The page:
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Chapter: Medicine Study Notes : Musculo-Skeletal

Back Pain

Local: processes compressing or irritating nerve endings, e.g. fractures or tears. If it does not vary with change in position then ?spinal tumour or infection

Back Pain


Sources of Pain


·        Local: processes compressing or irritating nerve endings, e.g. fractures or tears. If it does not vary with change in position then ?spinal tumour or infection

·        Pain referred to spine: arises from abdominal or pelvic viscera.  Often unaffected by position of spine


·        Pain of spinal origin: Upper lumbar refers to groin or anterior thighs. Lower lumbar refers to buttocks, posterior thighs or calves/feet


·        Radicular back pain: sharp and radiates from spine to leg in territory of nerve root. Coughing, sneezing or voluntary contraction of abdominal muscles often elicits radiating pain. Increase pain in postures which stretch the nerve root (e.g. sciatic nerve – L5 & S1 - when sitting as it passes posterior to hip, but not femoral nerve – L2 – L3 as it passes in front of the hip)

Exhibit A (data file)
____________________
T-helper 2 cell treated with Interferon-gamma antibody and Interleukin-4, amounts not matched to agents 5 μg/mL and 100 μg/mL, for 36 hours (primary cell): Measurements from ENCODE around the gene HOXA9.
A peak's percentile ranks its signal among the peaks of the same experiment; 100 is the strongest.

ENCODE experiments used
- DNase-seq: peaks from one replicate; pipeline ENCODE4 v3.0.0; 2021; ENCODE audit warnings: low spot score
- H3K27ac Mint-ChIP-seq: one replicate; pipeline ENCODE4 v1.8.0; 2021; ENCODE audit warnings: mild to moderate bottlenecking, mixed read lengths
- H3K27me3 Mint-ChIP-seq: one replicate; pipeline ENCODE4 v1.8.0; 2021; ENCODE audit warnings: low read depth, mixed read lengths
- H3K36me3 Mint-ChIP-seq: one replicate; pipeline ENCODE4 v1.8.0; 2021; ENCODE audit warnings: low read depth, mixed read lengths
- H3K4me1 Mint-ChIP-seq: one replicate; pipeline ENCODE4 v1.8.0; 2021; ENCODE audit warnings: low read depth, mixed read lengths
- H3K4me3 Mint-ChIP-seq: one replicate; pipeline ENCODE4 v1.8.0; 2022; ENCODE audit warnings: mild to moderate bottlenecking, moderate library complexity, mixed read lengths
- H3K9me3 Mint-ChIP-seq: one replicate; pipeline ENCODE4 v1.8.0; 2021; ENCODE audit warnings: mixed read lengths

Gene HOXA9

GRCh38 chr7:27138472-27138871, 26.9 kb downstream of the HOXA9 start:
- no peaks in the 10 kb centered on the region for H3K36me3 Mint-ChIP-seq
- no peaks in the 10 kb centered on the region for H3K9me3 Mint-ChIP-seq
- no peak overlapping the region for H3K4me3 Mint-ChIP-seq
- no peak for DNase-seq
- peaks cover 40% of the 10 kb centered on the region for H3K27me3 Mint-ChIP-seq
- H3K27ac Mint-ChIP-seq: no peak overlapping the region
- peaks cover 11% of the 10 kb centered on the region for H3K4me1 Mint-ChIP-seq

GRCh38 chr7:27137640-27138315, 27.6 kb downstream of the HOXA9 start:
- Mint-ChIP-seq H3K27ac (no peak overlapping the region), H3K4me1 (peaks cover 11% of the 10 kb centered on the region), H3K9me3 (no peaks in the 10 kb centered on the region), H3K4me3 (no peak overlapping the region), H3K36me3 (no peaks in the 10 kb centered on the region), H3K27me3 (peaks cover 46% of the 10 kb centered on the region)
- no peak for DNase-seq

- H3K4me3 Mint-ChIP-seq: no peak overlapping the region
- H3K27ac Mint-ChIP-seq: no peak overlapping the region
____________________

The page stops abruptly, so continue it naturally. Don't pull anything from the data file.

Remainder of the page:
·        Pain associated with muscle spasm: accompanied by abnormal posture, taut para-spinal muscles and dull pain


·        Very hard to differentiate lower back pain ® cheat and call it lumbar spine dysfunction!




·        Pathological (5%): infection, inflammation, metabolic bone disease, neoplasm

·        Referred (5%): Abdominal or pelvic organs

·        Mechanical (95%):

o  Muscle/ligament injury

o  Intervertebral disc injury

o  Spondylolysis and spondylolisthesis




·        Children: congenital or developmental disorders, infection, primary tumours (ie don‟t ignore back pain in children)

·        Younger adults: disc disease, spondylolisthesis, acute fractures

o   Older adults: spinal stenosis, metastatic disease, osteopenic compression